September 03 2019
When I had first heard of the Lost Coast, I’d heard it from a surfer’s mouth, picturing long beaches and riders on sea pipelines. But this is not bikini weather, but where the King Range National Conservation Area spills out into the sea, rough oceans form robust waves, and create some of the most beautiful landscapes in California.
The Lost Coast is not a misnomer: highways avoid it while a few low-quality roads reach this place, giving the twenty-five-mile stretch of beaches and cliffs a solid sense of isolation. In the three days my friends and I spent on the trail of the Northern Section, from Mattole to Black Sands Beach, we often walked barefoot beneath the wild Californian landscape.
The Lost Coast is more a game of planning and preparation than anything else. We have broken it up for you to cover your ground and check some necessary boxes.
If you want to skip to my personal journal/experience hiking the trail, click to jump to that section below.
- The Hard Facts. The most basic info on the route.
- When to Go. There is peak season and the offseason, but newer rules lead to our next section…
- Permits. Plan in advance!
- Difficulty. And how the trail rates for any previous dispositions.
- Doggos and Puppers. If you can even bring the little bud with you.
- Which Way to Hike. Go with the wind.
- Beware the Intertidal Zone. Check your tides.
- Surfing the Lost Coast. The mystique of chasing waves after a hike in.
- Sights on the Lost Coast. What you'll come across on the trail.
- Water Sources. Freshwater streams all along the route.
- Fires. Most likely a “no.”
- Northern Californian Flora and Fauna. The usual suspects.
- Bear Canisters. More essential than you’d think.
- Lost Coast Shuttles. A few services to move you between trailheads.
- Our Itinerary. Our personal triumphs and tragedies.
- What to Pack for the Lost Coast. Some of our good ideas.
- Additional Information.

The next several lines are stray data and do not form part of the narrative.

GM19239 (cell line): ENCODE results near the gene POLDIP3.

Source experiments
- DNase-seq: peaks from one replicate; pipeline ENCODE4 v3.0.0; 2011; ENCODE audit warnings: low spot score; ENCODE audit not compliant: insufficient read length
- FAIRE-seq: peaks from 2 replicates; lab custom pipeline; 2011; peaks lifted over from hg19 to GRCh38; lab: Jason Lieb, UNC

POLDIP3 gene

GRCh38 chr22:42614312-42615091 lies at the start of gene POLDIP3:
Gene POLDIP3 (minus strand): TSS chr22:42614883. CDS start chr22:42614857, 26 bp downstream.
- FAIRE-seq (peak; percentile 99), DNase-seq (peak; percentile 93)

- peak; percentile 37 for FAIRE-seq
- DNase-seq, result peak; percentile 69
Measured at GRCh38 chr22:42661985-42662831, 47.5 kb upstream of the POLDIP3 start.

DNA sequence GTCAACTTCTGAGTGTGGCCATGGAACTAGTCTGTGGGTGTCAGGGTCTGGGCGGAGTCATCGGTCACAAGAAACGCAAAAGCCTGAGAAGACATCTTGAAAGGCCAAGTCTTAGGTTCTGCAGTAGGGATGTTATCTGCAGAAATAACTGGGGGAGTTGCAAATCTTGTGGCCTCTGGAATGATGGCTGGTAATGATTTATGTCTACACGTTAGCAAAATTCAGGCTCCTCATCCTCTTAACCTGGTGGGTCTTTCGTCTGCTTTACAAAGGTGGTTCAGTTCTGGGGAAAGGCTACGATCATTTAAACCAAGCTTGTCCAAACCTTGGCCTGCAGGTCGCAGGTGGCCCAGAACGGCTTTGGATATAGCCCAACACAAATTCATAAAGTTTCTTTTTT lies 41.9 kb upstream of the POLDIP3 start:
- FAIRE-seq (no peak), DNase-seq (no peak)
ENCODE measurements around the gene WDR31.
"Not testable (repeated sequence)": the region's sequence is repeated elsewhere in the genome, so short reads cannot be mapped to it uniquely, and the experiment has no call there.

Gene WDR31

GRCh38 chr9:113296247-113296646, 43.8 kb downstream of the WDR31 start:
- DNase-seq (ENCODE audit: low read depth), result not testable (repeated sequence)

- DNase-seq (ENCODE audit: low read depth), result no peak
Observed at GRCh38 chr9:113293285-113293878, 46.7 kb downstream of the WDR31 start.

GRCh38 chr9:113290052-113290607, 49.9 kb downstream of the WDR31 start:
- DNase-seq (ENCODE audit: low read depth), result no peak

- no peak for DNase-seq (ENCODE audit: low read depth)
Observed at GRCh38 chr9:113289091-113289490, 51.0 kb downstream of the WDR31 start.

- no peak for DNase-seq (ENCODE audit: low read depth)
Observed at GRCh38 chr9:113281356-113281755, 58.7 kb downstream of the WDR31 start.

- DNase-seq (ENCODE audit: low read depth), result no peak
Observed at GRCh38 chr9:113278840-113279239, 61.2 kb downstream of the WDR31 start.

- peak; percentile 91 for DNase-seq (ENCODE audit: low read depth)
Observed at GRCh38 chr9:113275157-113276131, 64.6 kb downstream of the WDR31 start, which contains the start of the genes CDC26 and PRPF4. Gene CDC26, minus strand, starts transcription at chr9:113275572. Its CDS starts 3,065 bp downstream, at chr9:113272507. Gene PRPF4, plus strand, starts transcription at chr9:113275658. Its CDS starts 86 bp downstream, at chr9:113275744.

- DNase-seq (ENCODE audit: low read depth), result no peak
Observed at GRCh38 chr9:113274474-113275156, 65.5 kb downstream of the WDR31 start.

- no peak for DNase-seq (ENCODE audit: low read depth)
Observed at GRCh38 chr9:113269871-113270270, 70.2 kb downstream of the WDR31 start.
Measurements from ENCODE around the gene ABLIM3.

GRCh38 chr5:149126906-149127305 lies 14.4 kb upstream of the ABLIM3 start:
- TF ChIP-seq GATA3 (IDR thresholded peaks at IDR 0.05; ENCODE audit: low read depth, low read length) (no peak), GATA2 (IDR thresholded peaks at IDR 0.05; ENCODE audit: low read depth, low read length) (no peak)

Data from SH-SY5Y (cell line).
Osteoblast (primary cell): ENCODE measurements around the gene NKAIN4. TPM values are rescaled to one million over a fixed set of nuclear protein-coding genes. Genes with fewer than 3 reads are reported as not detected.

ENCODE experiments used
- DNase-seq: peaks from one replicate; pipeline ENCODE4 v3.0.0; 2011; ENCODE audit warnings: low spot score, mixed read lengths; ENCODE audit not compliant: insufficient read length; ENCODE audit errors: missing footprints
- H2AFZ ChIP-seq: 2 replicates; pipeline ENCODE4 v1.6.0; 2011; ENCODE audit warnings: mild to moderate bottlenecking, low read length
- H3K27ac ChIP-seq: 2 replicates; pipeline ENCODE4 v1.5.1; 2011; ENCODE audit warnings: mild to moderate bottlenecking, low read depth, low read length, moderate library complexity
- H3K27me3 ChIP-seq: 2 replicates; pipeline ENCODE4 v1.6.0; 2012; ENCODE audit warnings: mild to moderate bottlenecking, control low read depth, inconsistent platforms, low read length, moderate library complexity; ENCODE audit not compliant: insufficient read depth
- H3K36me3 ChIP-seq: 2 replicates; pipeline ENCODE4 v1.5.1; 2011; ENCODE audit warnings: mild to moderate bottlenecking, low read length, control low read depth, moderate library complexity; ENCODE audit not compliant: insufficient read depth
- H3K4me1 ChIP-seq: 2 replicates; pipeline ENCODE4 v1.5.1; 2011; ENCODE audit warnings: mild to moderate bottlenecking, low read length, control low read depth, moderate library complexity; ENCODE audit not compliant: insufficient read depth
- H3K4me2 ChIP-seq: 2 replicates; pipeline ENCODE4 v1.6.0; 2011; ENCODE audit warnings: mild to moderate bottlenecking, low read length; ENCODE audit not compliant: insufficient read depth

The Hard Facts
The trek of the Northern Section runs 24.6 miles (39.6 kilometers) from the Mattole Trailhead to the Black Sands Beach Trailhead. While there is a Southern Section loop in the Sinkyone Wilderness State Park, the Northern Section stands as the most popular, with more trail on the beach and having no elevation gain at sea level.
You’ll need about 2-4 days on the trail, depending on how fast you want to hustle through it. A three-day, two-night trip seems to be the perfect amount, so you can cover some ground yet relax and enjoy the scenery.
The trail is also a point-to-point trail, meaning your entrance and exit are very far away. There are shuttles that bring people from Black Sands Beach at Shelter Cove (the southern trailhead) to Mattole (the northern trailhead). Or you can bring two cars to act as your own shuttle between points.
Finally, you need bear canisters. They tend to be sparse in the area, but the Bureau of Land Management requires every group to carry one, just in case. You can pick them up at an REI or your local outdoor store or rent them from nearby places in Mendocino County.
When to Go
Being on the Northern California Coast, the offseason is cold and rainy though the trail is on the beach. April to October are frequently recommended, but months like May and September are great to get some sun and beat most crowds that are shooting for summer months.
Northern California is not known much for casual swimming. We did dip in a few times after long days (“showering,” if you will) but the water temperature is consistently just over 50°F. Furthermore, bring layers for warmer days but colder nights.